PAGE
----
The Banyarwanda who live outside Rwanda can be defined as a cultural diaspora. The Banyarwanda cultural diaspora divides into three groups: nationals, migrants and refugees. When we speak of Banyarwanda who are nationals of Uganda, we usually refer to those Banyarwanda who we consider indigenous to Uganda. This term refers to those who can establish a presence on Ugandan soil prior to the beginning of colonialism. In contrast, we tend to consider those who came to Uganda in the colonial period, as non-indigenous migrants. Unlike nationals of pre-colonial vintage, and migrants from the colonial period, refugees are by and large a post-colonial phenomenon (Expression Today Oct. 2000)
In a Journal of Humanitarian Assistance article, the Steering Committee of Joint Evaluation of Emergency Assistance to Rwanda noted the following that may be of interest:
Outside Rwanda itself, the Banyarwanda in Uganda form the biggest sub-group, and are also the best documented (Watson, 1991). In 1991, they numbered slightly over 1.3 million and fell into three categories:
(1) One third were truly Ugandan Banyarwanda, whose families lived inside Uganda when the colonial boundaries were finally drawn in 1910. The settlement of the colonial borders added Banyarwanda population in the south-west of Uganda, the so-called Bafumbira. They were mostly Hutu agriculturalists, but intense land-pressure has since driven thousands to migrate to Kampala. Other Banyarwanda, mostly Tutsi, have long been living in Ankole.
(2) About half were descendants of migrants who came to Uganda in search of a better life between 1920 and 1959, i.e. before the so-called peasant revolt and the process to independence in Rwanda. They came as labourers, responding to the acute lack of manpower following the introduction of cash crops in Uganda. Life is reported to have been easier there than in Rwanda (and Burundi). Baganda employers paid twice the rate compared to those in Rwanda, work and food were plentiful and corporal punishment rare. Both Hutu and Tutsi migrated. Hutu, however, appear to have assimilated more easily.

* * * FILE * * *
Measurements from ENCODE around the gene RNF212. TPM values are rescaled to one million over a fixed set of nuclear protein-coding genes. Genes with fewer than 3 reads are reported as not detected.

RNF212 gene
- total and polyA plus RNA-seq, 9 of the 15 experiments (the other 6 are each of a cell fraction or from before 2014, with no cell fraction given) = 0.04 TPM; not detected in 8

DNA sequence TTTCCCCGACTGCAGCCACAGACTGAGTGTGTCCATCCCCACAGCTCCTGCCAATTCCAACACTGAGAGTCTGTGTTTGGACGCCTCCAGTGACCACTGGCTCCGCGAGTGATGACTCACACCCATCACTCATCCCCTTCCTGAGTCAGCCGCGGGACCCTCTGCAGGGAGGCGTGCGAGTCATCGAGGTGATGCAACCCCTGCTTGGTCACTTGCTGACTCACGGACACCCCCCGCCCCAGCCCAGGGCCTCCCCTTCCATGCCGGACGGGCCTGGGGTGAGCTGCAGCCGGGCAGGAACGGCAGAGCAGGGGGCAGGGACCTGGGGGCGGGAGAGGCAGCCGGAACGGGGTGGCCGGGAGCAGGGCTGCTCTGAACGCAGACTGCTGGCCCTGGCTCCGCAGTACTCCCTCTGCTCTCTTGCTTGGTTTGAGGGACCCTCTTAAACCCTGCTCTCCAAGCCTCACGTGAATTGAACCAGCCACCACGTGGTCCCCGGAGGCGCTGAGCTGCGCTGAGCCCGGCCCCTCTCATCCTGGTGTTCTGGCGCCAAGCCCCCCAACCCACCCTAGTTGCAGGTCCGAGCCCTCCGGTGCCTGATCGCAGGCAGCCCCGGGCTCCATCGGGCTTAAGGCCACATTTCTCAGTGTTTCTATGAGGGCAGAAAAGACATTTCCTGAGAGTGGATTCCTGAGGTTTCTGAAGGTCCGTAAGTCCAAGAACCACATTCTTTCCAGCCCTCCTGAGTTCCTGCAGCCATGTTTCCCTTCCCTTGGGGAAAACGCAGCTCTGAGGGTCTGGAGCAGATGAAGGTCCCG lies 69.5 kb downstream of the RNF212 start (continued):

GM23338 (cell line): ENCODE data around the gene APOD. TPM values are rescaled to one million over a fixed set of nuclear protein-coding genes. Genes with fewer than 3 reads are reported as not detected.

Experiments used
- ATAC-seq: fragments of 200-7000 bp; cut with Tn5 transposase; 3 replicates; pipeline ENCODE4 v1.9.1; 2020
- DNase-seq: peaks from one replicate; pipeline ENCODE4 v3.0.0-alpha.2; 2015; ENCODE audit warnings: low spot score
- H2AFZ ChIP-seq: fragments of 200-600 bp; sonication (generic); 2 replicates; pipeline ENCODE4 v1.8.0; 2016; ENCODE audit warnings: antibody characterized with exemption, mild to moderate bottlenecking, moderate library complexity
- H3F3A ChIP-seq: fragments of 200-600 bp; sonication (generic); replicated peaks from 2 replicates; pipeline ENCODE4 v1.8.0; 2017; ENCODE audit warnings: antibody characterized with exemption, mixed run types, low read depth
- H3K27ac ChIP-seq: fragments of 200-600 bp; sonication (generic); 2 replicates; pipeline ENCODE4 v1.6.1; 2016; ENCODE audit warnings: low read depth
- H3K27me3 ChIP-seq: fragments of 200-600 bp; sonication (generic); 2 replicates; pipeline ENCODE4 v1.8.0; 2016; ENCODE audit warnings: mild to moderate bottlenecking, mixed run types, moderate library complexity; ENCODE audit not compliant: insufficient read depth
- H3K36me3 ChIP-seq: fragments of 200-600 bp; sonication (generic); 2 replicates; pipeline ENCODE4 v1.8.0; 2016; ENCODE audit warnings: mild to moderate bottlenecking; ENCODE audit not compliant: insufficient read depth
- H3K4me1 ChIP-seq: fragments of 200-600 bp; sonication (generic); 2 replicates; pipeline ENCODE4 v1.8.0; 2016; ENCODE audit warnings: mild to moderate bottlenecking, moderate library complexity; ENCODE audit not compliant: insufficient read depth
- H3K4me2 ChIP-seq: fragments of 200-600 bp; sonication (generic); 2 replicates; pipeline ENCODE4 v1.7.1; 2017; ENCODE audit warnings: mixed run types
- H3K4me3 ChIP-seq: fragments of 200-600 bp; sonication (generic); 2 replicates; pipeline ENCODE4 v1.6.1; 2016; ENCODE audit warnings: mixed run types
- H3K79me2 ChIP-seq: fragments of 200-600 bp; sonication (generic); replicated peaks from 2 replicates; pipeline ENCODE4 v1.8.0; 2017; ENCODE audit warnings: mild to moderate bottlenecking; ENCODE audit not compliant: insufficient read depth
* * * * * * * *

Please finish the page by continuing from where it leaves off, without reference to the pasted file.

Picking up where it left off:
(3) Finally, some 15% were refugees, mostly Tutsi, who had arrived mainly between 1959 and 1964. Ugandan authorities have over time ruled that the offspring of these refugees are also to be considered refugees, thus increasing the original count threefold in the early 1990s. Although supported by UNHCR, many of them were able to feed themselves and produce a surplus for sale. The settlements were solid and permanent - more like villages than refugee camps. By and large, the second generation acquired education and moved into towns or to Europe or North America. This level of education (often gained through scholarships from UNHCR) and relative "success" distinguished the refugees from the other two groups of Banyarwanda in Uganda. The distinction caused resentment from the local population, but also kept them aware of their heritage and was a basis for their strong urge to return to Rwanda. This was also strengthened by the fact that as refugees - and in spite of their education - they were excluded from employment in the Ugandan public service. They tried to influence the world community to let them return by peaceful means, and when this did not succeed they took to arms (Watson, 1991) (Journal of Humanitarian Assistance Mar. 1996).
This Response was prepared after researching publicly accessible information currently available to the Research Directorate within time constraints. This Response is not, and does not purport to be, conclusive as to the merit of any particular claim to refugee status or asylum. Please find below the list of additional sources consulted in researching this Information Request.
Expression Today. October 2000. Mahmood Mamdani. "Citizenship, Civil Society and Political Majority: The Banyarwanda Experience."
The Monitor [Kampala]. 5 July 2002. Ogen Kevin Aliro. "We Deserve Better From Kagame, Museveni."
Journal of Humanitarian Assistance. Steering Committee of the Joint Evaluation of Emergency Assistance to Rwanda. March 1996. Tor Sellström and Lennart Wohlgemuth. The International Response to Conflict and Genocide: Lesson from the Rwanda Experience: Study 1: Historical Perspectives: Some Explanatory Factors.
Additional Sources Consulted
Africa Confidential 2001-May 2002.
Africa Research Bulletin 2001-February 2002.
Amnesty International. 2002. Annual Reports. Electronic Version.
Resources Centre country file. Uganda.
Internet Websites including:
Minorities at Risk Project.